India Watching If Modi Wave Still Strong in Key State Voteby and
Exit polls in Bihar state election are due after 5:00 p.m.
Modi win gives him momentum, a loss sets back economic agenda
India will get its first indication on Thursday of whether Prime Minister Narendra Modi passed his biggest political test of the year.
Voters in Bihar, one of India’s poorest states, have been casting ballots over the past four weeks in a closely fought election that comes at a crucial time in Modi’s tenure. Exit polls will be released after voting ends at 5:00 p.m., ahead of official results on Nov. 8.
“Investors are watching these elections closely," said Jay Shankar, chief economist at Religare Capital Markets Ltd. in New Delhi. While a victory would revive momentum for Modi, a significant defeat “can be a huge sentiment dampener for people looking at putting in longer term money in the country."
State election wins are crucial for Modi to control the upper house of parliament, where opponents have blocked key bills like a nationwide goods-and-services tax. While Bihar by itself won’t tilt the balance of power, it will set the tone for about 10 other state contests over two years that could give Modi control.
“At the end of the day, it will be the numbers that count in a democracy," Finance Minister Arun Jaitley said in a Nov. 2 interview. “I can tell you after the Bihar elections, numbers will improve."
Jaitley said India would press forward with reforms in the national parliament no matter what happens in Bihar. These include a bankruptcy law, changes to foreign direct investment rules and a faster dispute resolution mechanism for public contracts.
Investors want Modi’s Bharatiya Janata Party to win, said Pankaj Sharma, head of equities at Equirus Securities. As per election rules, opinion polls have been banned since voting began on Oct. 12. Bihar has 243 seats up for grabs.
“If the BJP loses the election, there would be some selling,” he said. India’s benchmark S&P BSE Sensex Index, which is down 3.4 percent this year, could fall as much as 3 percent over a few days in that scenario, he said.
Surjit Singh Bhalla, a former World Bank economist and chairman of Oxus Research and Investments in New Delhi, predicted in the Indian Express that Modi’s allies would win only a quarter of total seats because his opponents are more united than in last year’s national election, when the BJP won 22 of 40 seats up for grabs in the state.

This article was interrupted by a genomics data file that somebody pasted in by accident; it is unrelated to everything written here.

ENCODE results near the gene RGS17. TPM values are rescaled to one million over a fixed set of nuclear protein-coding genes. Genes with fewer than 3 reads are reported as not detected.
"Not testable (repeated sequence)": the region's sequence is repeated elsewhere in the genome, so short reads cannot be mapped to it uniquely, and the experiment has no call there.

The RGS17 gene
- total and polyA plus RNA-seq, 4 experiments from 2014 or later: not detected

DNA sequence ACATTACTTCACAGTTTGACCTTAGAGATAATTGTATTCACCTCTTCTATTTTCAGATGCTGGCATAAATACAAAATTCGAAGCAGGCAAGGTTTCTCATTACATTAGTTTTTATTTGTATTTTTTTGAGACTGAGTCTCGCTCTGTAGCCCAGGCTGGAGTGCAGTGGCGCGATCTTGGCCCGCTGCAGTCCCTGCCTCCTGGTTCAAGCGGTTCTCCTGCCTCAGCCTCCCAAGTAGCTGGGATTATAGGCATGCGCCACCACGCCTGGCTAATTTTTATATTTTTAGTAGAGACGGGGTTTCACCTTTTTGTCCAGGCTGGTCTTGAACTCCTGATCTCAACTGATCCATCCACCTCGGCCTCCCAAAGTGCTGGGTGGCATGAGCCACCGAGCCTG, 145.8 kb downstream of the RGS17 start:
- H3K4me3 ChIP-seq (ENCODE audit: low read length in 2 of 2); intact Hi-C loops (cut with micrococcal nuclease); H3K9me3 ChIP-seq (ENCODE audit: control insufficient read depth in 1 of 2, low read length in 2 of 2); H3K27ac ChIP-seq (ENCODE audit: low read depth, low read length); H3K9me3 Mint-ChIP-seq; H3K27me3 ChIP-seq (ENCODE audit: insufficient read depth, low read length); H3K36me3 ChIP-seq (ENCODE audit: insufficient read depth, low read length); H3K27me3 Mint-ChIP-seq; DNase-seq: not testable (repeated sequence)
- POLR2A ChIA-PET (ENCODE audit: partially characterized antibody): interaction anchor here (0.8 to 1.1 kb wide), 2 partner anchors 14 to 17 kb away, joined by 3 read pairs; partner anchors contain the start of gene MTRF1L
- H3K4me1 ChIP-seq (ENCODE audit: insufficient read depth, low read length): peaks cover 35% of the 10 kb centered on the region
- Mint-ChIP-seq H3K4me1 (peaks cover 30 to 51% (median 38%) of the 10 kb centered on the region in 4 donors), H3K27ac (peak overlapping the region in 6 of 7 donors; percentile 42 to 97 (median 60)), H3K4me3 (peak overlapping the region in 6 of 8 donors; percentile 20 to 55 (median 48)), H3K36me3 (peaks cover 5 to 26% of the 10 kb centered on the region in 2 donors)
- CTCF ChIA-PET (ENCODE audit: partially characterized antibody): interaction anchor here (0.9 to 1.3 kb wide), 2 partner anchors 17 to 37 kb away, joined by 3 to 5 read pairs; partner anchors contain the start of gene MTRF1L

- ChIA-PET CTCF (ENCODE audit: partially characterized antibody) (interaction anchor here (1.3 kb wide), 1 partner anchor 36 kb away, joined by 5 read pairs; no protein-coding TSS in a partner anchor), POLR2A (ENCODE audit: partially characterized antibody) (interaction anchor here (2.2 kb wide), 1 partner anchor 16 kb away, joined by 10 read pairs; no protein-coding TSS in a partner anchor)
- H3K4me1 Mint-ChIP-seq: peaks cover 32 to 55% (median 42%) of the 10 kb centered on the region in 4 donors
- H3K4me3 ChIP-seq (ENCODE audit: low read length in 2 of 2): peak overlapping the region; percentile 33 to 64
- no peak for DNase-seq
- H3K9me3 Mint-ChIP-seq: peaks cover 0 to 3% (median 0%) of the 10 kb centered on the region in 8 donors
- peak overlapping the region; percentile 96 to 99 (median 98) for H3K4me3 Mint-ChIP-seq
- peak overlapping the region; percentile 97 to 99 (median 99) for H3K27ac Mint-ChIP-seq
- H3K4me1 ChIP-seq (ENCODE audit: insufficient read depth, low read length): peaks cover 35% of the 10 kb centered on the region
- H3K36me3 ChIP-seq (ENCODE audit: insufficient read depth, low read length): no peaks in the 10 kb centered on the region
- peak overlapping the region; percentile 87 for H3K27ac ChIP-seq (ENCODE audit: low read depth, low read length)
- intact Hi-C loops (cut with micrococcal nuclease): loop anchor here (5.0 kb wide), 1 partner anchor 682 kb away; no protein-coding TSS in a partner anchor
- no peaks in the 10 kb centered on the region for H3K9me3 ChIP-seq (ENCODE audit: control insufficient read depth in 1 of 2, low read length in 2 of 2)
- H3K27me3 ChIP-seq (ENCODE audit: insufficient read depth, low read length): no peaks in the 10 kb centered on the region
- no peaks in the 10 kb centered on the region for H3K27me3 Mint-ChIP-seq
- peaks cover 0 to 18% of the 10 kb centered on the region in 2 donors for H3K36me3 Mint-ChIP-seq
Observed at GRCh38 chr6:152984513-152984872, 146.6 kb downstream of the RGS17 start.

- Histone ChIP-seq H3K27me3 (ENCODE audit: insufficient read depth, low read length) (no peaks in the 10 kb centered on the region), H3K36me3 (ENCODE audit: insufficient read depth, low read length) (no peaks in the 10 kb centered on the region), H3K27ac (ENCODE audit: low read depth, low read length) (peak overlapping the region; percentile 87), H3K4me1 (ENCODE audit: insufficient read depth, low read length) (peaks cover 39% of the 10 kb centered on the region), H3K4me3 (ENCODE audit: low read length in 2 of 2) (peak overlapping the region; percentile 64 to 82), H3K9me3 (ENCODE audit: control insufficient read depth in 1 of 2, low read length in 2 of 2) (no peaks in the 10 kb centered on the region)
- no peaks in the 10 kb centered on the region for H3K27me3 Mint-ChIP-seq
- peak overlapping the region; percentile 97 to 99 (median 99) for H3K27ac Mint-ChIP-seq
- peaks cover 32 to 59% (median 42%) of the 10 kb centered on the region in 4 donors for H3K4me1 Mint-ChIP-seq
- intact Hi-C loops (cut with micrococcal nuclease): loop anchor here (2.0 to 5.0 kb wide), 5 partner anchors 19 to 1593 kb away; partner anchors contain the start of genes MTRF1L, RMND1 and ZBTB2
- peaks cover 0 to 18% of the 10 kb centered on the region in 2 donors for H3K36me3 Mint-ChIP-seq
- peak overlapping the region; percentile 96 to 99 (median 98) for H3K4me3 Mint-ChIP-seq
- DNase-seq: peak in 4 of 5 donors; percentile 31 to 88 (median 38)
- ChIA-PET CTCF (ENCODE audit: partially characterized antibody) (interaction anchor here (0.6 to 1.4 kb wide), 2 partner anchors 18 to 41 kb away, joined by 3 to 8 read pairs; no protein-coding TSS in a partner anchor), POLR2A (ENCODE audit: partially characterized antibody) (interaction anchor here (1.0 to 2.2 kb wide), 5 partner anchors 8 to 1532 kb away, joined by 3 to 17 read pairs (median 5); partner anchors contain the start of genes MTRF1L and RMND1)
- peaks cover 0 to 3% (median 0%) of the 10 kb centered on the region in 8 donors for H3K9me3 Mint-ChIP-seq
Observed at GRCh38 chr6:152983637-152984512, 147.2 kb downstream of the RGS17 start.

The biggest question is whether the result will impact the passage of the GST in the winter session of parliament, which may start this month. In recent weeks, the Congress party has accused Modi of creating a culture of intolerance after he waited more than a week to condemn the murder of man for killing a cow, an animal considered sacred in Hinduism.
“I don’t see the opposition will suddenly be humbled even if they win,” Samir Arora, Singapore-based founder of hedge fund firm Helios Capital Management Pte., told Bloomberg TV India. “The fight is too much. The next session of parliament is going to be written off.”
Modi has invested himself heavily in the campaign. Over the past four months he addressed about 30 rallies in Bihar, one of India’s least developed states where about 100 million people live. The average income is less than $2 a day.
While Modi has largely stuck to his message of economic development, he has also described himself as “extremely backward" to appeal to the large number of voters on the low end of India’s ancient caste system. His party also released an advertisement accusing its opponents of repeatedly insulting cows.
Modi’s opponents, a loose alliance of caste-based parties, have sought to portray him as an untrustworthy outsider who has failed to rein in consumer prices and bring back illicit funds from abroad. They are also touting the accomplishments of current Chief Minister Nitish Kumar.
Under Kumar, Bihar’s economic expansion has averaged more than 10 percent a year, exceeding the national rate. Kumar’s supporters credit him with restoring law and order to Bihar and providing residents with roads, electricity and food.
A loss for Modi risks hurting him in other state elections, said Paranjoy Guha Thakurta, a Delhi-based political analyst.
“If the BJP fails to get a majority, it will not just weaken Modi and his position, it would also expose the limitations and constraints of this kind of excessive personalization of India politics,” said Guha Thakurta, who has written about Indian politics for more than three decades. “It will mark the beginning of the coming together of anti-BJP forces.”